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Card sorting is a UX Research method to understand how users think and how they organise large amounts of information. Simply put, the user receives a set of cards and is then asked to organise these in groups or categories based on their understanding and experience. You choose to use a card sorting method in UX Research when your goal is to have a better understanding your users mental models and categorisation schemes to make sense of information.

It is  is a valuable tool as its relatively quick to set up, and builds understanding of the user’s understanding of information. It can also be beneficial to perform a card sorting to understand the current status of your product’s information architecture and whether or not this makes sense to your users. Below are some more benefits of using card sorting as your method in UX Research.

✅ Card sorting helps identify common patterns

By using a diverse group of participants, for example, different cultural backgrounds, languages, education, or work role, you can identify common patterns among different user groups. This data will give you insights into how specific user groups organise information.

✅ Card sorting helps improve findability

Creating a good information architecture is not easy. Card sorting can provide you with data that helps you to organise the data based on the users needs. By understanding how they process the information presented to them, UX Designers can come up with better architecture and navigation for the products we work on.

✅ Results are easy to analyse

Card sorting data is relatively easy to analyse, and depending on the tools you can push out matrixes with a single button click. These results can then inform your decisions on how to build the IA, navigation and labeling system of your product.

✅ A UX Research method that works for digital and analog products

Card sorting is a versatile method applicable to both digital and analog products. Testing cards in a board game can just as easily be done as testing a menu structure for a SaaS product.

✅ Card sorting is Cost-effective

Not unimportant are the costs involved when performing UX Research. Time is money and many companies want to do research but also want quick results. Unmoderated card sorting saves time and money on the company’s side while still collecting valuable data.


✅ A UX research method that involves users in the design process

Because card sorting is a relatively quick method for UX Research, users are often more inclined to perform the test. A card sort takes, on average, about 10-15 minutes to perform. In the busy lives of our users, this could be done during work time, in a break, or in between tasks. Making it easier to collect data from our users than say when performing user interviews.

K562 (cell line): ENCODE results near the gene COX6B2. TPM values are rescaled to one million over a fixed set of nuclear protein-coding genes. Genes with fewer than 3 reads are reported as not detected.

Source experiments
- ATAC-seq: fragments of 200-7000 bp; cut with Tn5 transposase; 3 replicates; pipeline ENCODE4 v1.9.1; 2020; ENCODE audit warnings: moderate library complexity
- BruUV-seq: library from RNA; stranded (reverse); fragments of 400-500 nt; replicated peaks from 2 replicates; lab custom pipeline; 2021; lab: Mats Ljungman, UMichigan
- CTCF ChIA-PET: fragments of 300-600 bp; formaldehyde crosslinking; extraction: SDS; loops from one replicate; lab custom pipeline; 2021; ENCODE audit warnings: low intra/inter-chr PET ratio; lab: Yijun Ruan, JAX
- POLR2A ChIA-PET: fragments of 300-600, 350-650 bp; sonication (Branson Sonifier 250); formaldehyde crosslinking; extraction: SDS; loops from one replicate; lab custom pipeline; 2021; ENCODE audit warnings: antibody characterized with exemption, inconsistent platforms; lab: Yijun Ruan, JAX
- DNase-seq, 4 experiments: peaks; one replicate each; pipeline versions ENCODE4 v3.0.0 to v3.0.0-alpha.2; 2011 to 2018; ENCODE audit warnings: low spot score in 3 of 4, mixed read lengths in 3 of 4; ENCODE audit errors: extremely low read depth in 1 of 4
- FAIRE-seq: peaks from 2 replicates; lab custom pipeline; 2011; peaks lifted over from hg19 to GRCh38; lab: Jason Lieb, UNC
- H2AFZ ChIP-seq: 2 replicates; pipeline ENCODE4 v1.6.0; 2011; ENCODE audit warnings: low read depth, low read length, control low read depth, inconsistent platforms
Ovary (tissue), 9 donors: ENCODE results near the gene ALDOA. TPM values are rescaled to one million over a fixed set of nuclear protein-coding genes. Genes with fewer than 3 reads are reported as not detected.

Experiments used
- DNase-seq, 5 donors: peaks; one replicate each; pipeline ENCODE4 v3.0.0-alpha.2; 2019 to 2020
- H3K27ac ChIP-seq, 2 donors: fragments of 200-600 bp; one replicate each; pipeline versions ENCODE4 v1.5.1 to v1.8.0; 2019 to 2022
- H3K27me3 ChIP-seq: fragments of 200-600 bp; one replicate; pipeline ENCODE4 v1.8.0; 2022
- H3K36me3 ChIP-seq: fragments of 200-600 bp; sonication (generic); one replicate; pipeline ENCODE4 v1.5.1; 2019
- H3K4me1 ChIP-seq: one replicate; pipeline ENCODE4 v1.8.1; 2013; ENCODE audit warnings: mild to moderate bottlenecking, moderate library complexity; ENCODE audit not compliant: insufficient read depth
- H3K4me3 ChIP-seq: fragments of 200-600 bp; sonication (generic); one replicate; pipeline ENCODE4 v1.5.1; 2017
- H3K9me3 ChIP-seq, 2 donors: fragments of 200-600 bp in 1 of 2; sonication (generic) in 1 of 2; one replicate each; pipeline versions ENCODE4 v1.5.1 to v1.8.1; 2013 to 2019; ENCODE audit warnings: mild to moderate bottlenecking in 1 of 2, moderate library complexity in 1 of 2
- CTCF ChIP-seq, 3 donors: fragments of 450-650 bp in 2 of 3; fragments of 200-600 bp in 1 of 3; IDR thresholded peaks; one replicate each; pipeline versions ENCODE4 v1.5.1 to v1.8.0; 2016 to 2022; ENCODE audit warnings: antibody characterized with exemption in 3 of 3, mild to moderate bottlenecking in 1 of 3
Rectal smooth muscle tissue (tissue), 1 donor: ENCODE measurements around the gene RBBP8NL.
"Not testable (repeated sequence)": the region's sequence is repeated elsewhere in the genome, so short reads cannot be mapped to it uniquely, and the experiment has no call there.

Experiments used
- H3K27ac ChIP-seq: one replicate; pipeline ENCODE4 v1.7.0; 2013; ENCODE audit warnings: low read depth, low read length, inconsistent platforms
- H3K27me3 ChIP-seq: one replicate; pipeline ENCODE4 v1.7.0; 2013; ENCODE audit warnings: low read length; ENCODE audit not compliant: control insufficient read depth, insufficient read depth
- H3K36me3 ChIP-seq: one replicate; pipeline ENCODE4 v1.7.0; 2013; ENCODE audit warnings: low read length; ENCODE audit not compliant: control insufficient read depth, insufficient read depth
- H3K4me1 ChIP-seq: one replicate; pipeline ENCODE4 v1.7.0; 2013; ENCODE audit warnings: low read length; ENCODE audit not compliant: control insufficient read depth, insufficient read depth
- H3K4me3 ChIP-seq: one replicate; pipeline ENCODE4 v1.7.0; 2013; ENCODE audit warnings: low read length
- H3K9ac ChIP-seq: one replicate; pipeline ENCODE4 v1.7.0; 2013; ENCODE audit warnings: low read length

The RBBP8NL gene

✅ Card sorting helps to validate or challenge assumptions

We all have assumptions in our product teams with regard to the information presented. This bias comes from our own cultural background and experiences. Card sorting can challenge those assumptions by gathering real data on how users think and process information.


✅ Card sorting can be done moderated and/or unmoderated

Because card sorting is relatively easy to set up, and with the many tools out there, card sorting can be set up in an unmoderated fashion. Meaning you dont have to spend time observing your users while they perform the card sort. Benefit of unmoderated card sorting is that the user doesn’t feel pressured to do it ‘the right way’ but rather can do so in their own safe environment. The downside of unmoderated card sorting is that you lack the visual data of how your user performs the card sort. You could solve this by asking your user to record their screen and/or voice when performing the test.



There you go, 8 reasons why card sorting is a great method for UX Research. We all know how important it is to include our users in our research practices. We also know how much time can be spent on doing research.

For quick, low-cost results about how users process the information given to them, card sorting is the ideal method.

If you’d like to learn more about card sorting have a look at my follow-up article: Card Sorting: A how-to guide